When French police turned on Algerian protesters – and why it matters after Paris attacks

A crackdown in 1961 resonates as troubled times afflict Paris once again. Yasmine Ryan reports from Algiers

Yasmine Ryan
Sunday 29 November 2015 19:33 GMT
French police observe the march of between 20,000 and 30,000 pro-FLN Algerians in Paris in 1961. They would later massacre hundreds of the protesters
French police observe the march of between 20,000 and 30,000 pro-FLN Algerians in Paris in 1961. They would later massacre hundreds of the protesters (AFP/Getty)

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Louise Thomas

Louise Thomas


It was an unfamiliar role reversal for Algerians when Paris came under terrorist attack earlier this month. While the French capital was thrown in to chaos and confusion, the streets of Algiers were quiet and many of its inhabitants were anxiously trying to telephone their loved ones in Paris, in fear for their safety.

For what became known as the “black decade” of the 1990s, Algeria suffered horrific attacks and massacres by Islamist insurgents, sometimes almost daily, aimed at undermining its military government – with a heavy civilian death toll. In contrast, it is currently one of the calmest countries in a region beset by mass shootings and bomb attacks, even if that calm is sometimes uneasy.

But while the Paris attacks remind Algerians of their own relatively recent struggles, they also evoke earlier and still unresolved historical grievances, magnified by the rise in xenophobia and support for the far right in France.

Makhlouf Aouli, 76, is now a retired civil servant who lives in the well-to-do Hydra neighbourhood on the crest of a hill just above Algiers and was dressed in green corduroy jacket and jeans, with a tartan scarf against the rain, when he met The Independent. He is sympathetic to Parisians and what they are now enduring, but like many of his generation remembers only too clearly an earlier Paris massacre – one which, he says, was a defining moment of Algeria’s struggle for independence, and one which renders inaccurate the claim that the Paris attacks were the deadliest violence in the French capital since the Second World War.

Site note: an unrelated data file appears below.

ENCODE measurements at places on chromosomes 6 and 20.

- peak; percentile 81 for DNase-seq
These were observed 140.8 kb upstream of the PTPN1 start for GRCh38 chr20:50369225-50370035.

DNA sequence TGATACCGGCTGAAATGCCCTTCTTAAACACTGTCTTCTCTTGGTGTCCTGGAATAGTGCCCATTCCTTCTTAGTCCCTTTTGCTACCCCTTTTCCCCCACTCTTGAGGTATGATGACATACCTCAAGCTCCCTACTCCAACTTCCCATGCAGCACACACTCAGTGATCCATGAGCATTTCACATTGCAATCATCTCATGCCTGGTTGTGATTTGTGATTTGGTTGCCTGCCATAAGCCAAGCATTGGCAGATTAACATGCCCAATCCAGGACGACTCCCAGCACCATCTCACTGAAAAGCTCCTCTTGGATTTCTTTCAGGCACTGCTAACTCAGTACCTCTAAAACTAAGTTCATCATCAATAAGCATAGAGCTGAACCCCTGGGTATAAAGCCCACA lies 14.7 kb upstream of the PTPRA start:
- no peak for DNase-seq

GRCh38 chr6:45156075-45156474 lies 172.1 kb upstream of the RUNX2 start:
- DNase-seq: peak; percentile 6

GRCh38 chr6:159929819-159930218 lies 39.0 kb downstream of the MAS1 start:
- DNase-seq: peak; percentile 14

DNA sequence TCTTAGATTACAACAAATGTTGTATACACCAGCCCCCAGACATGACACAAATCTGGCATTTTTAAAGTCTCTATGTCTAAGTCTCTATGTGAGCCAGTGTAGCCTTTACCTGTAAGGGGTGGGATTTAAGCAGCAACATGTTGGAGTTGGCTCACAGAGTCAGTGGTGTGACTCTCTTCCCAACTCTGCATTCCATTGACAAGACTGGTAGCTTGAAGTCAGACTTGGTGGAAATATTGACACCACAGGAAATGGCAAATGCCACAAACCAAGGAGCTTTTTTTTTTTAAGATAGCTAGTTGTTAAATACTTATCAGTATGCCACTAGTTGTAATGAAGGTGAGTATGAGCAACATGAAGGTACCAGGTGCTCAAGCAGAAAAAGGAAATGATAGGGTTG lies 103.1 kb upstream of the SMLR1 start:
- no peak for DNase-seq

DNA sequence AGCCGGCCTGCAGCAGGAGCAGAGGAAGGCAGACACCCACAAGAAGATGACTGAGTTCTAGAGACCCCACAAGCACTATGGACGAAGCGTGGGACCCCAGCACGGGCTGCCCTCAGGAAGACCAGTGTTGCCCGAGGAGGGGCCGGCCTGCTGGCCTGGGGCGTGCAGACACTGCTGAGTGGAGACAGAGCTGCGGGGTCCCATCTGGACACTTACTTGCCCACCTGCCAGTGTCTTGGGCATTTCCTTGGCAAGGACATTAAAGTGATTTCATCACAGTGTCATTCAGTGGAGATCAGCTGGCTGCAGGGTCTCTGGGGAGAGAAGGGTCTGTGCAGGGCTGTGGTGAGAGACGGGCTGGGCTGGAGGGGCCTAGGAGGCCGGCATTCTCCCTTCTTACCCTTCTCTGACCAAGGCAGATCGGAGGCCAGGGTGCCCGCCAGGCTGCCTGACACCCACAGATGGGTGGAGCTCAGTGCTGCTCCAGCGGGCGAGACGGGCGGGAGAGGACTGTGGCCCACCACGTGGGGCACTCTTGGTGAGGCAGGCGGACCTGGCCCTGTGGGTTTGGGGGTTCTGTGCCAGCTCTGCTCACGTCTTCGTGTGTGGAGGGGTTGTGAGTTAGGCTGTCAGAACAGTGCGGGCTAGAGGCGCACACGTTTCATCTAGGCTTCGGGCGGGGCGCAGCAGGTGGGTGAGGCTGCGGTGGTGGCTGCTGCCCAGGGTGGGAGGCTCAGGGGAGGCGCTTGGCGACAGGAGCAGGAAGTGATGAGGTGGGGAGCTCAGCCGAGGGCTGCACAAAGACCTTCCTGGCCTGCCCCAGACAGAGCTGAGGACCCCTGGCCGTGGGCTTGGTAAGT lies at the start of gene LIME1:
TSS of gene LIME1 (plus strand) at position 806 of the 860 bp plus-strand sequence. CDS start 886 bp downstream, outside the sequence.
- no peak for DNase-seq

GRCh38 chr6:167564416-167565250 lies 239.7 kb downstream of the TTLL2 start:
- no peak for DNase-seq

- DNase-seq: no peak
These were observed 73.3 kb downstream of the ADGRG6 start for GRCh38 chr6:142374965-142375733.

On 17 October 1961, French police massacred between 200 and 300 unarmed Algerian protesters in the heart of Paris. “Algerians were drowned, strangled and dropped from planes into the sea,” said Mr Aouli. At the time, he was among those involved in efforts by the National Liberation Front (FLN) to take its war of independence on to French soil.

In the late 1950s he was a top co-ordinator in Paris for the outlawed FLN, and had been arrested shortly before the massacre – which meant, perhaps fortunately, that he was in prison when the terrible events unfolded.

In 1961 Maurice Papon, a Nazi collaborator who had willingly played a key role in the deportation of more than 1,600 Jewish French citizens to concentration camps during the Second World War, was head of the Parisian police forces and imposed a curfew on all French-Algerians. Denouncing this as racist, the FLN called on its supporters to hold a peaceful protest. A quarter of French Algerians participated, with the support of many French citizens of European descent.

Acting with Papon’s blessing, and his explicit promise that they would enjoy impunity, police responded with an orgy of violence. Many removed their badges, to make them less identifiable. Anyone with olive skin became a target; not only French-Algerians but many people of Tunisian, Moroccan, Spanish and Italian origin were also beaten and murdered.